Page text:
U.N. Special Commission charged
with dismantling Iraq's weapons of
mass destruction, said 151 ballistic
missiles have been destroyed by the
inspectors or the Iraqis, or are
awaiting destruction.
U.N. officials believe Saddam
still has around 100 missiles hidden
away. The CIA believes the figure is
closer to 200.
In March 1991, Iraq admitted it
had 52 ballistic missiles. Under in-
tense diplomatic pressure, Baghdad
later confessed it had another 92.
U.N. inspectors believe at least
487 of the Soviet Scuds were fired
during the Iran-Iraq war or in tests.'
Ninety-three missiles were fired
at Israel and Saudi Arabia during
last year's Gulf War. The Pentagon
concedes that no missiles were de-
stroyed in allied air strikes.
The Western operatives, based in
Amman to monitor Iraq, said
Saddam can't bury his missiles.

It's not over
Peter Collinson, an Ann Arbor resident who works for the county, takes a look at the results of the local election. Until these results from the 180
precincts are validated by the Washtenaw County Board of Canvassers, none are official. The board will begin its tabulations this morning.

Minority enrollment figures spark concern

by Adam Anger
Daily Staff Reporter
Although statistics released last
week show U-M minority student
enrollment at its highest level ever,
many students have concerns about
the future of minorities at the
According to a report, compiled
by the Office of Admissions, minor-
ity student enrollment increased 1.3
percent from last year. The report

indicates the number of Asian
American students at the U-M in-
creased .7 percent - the largest
change of any minority group
The report - compiled by the
Office of Admissions - shows that
U-M minority student enrollment
increased 1.3 percent from last year.
Many students said they are
satisfied with this year's enrollment
figures, but they expressed concern

about future enrollment figures and
the atmosphere for minority students
admitted to the U-M.
"I hope the administration is in-
terested in maintaining high enroll-
ment," said LSA senior Mike Liem,
president of the U-M Asian
American Student Coalition
He said Asian American students
are looking for help in starting an
Asian Pacific studies program.

He added that he thinks the uni-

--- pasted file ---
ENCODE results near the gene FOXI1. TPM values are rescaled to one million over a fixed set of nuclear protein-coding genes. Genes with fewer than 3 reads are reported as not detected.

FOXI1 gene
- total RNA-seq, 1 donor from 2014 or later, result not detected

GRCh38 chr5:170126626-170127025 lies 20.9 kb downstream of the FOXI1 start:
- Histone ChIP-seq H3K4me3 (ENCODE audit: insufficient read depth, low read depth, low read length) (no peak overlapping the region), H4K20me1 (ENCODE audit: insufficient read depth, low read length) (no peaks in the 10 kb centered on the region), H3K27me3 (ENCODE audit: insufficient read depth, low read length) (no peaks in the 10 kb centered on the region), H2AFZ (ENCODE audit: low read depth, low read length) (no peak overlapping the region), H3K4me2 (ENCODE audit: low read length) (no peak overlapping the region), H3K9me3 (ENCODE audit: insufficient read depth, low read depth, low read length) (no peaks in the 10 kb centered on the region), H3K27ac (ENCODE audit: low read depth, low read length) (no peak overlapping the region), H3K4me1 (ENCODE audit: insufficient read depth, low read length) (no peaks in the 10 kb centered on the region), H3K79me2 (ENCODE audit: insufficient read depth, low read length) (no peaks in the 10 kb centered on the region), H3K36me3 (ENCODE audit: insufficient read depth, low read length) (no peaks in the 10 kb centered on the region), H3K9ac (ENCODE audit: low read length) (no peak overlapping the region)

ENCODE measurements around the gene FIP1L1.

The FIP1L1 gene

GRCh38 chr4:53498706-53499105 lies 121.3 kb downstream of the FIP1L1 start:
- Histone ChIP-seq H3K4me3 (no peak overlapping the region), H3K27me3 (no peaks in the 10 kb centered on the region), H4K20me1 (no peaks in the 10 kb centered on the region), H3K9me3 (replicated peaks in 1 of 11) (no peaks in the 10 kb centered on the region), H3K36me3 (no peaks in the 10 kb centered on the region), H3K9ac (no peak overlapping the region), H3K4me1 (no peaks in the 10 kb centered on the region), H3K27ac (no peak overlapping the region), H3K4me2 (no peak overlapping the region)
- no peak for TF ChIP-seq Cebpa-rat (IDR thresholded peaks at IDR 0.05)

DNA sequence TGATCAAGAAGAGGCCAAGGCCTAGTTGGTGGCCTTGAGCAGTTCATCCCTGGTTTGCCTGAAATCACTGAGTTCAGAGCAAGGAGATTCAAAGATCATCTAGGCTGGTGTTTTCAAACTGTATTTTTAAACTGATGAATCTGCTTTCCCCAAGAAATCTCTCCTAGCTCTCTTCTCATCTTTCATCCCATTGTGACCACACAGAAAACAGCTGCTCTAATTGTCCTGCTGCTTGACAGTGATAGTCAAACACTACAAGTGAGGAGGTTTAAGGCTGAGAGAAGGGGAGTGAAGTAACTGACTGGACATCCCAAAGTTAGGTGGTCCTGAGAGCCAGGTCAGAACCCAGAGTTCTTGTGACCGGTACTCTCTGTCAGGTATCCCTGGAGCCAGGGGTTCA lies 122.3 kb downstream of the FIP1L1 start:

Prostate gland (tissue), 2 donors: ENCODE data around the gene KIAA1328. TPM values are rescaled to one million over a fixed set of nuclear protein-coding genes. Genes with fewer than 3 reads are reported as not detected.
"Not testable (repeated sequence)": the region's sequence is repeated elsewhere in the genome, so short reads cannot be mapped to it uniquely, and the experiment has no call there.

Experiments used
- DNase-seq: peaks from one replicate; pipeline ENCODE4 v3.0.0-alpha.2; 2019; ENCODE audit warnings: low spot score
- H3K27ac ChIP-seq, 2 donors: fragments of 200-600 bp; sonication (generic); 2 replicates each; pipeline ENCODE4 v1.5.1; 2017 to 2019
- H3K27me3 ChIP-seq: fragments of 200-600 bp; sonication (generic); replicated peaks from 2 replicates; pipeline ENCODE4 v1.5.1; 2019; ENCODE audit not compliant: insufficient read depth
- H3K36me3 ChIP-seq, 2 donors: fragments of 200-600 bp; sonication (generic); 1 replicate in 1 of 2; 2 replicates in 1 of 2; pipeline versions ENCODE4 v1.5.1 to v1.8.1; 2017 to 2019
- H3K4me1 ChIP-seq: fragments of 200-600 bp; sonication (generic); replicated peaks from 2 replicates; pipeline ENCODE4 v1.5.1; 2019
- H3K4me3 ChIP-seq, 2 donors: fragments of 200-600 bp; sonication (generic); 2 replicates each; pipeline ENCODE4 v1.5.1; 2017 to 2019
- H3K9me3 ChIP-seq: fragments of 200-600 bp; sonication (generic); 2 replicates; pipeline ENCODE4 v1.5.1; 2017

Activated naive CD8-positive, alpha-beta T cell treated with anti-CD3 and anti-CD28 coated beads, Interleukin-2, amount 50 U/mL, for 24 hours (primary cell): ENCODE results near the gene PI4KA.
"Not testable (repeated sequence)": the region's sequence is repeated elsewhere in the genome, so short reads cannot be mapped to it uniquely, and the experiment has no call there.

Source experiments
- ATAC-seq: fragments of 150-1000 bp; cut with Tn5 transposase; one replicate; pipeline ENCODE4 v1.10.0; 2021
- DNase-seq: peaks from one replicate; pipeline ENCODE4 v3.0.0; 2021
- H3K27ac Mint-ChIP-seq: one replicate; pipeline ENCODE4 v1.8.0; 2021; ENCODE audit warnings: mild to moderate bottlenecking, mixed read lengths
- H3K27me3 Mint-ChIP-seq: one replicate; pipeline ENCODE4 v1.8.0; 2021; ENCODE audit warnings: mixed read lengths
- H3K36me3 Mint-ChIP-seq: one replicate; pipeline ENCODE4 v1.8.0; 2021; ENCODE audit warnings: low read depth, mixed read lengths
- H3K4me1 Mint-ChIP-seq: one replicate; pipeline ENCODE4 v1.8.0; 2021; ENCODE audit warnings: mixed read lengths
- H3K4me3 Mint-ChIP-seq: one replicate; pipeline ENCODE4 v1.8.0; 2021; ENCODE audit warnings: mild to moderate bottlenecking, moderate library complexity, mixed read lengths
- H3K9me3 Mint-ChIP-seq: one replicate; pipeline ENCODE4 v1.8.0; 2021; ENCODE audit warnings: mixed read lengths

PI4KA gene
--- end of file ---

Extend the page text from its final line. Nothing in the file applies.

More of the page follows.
versity should make a special effort
to include students from minority
groups in the drafting process of cer-
tain university policies.
"I feel we were not included in
the drafting of the Union access pol-
icy, which we are affected by," Liem
LSA junior Tonya Clowney,
speaker for the Black Student Union,
said she was encouraged by the

"I feel it is good that Black stu-
dent enrollment has increased," she
However, she added that she
feels the U-M should make more of
an effort to recruit qualified black
students who live in nearby urban
She also said that the university
must increase the number of faculty

State Theatre to remain
inaccessible to disabled
students for three years

for fifth
Big Ten
by Josh Dubow
Daily Football Writer
Entering this season, the No. 1
goal for the Michigan football
team was to win a share of its fifth
straight Big Ten title. After just
five conference games, the
Wolverines are on the brink of be-
ing the first Michigan team to ac
complish this feat.
Tomorrow, the fourth-ranked
Wolverines (5-0 Big Ten, 7-0-1
overall) travel to Evanston to take
on Northwestern (2-3, 2-6) with an
18-game Big Ten winning. streak
nn tha UnP A iriaan .mr..

by Adam Miller
Daily Staff Reporter
When the State Theatre, located
on the second floor of 231 S. State,
reopens tonight, it will be inaccessi-
ble to people with disabilities - es-
pecially wheelchair-users. In addi-
tion to having no elevators or acces-
sible bathrooms, the auditorium's
aisles are too narrow for wheelchair
However, Patrick Mullen of the
Barrier Free Design Board said the
thatre's esaign is comnletely legal.

eling in," said Bill Sterlin, owner of
the theatre. "We do have plans to do
that down the road."
Sterlin said the theatre will begin
barrier-free renovations in its third
year of operation - adding an
elevator, accessible bathrooms, a
new, accessible entrance, and
accessible seating.
"We want to do as much as we
can for the community and the phys-
ically-challenged people, but unfor-
tunately we're going to have to wait
a little hit longer-" Sterlin sid.